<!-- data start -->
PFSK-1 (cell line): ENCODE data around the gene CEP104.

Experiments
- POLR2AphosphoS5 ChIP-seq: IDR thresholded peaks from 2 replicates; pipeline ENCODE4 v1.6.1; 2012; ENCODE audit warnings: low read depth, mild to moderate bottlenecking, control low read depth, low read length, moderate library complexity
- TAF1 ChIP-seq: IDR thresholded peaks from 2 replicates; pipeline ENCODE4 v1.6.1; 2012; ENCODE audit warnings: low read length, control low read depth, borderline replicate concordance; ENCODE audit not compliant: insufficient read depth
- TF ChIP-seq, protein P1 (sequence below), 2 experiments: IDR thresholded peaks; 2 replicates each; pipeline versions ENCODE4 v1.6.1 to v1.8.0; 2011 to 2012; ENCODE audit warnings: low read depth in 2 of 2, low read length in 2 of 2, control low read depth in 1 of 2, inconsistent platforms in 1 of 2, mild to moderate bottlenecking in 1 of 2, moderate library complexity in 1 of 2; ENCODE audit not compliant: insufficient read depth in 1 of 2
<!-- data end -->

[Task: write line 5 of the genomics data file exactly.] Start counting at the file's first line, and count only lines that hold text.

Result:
- TF ChIP-seq, protein P1 (sequence below), 2 experiments: IDR thresholded peaks; 2 replicates each; pipeline versions ENCODE4 v1.6.1 to v1.8.0; 2011 to 2012; ENCODE audit warnings: low read depth in 2 of 2, low read length in 2 of 2, control low read depth in 1 of 2, inconsistent platforms in 1 of 2, mild to moderate bottlenecking in 1 of 2, moderate library complexity in 1 of 2; ENCODE audit not compliant: insufficient read depth in 1 of 2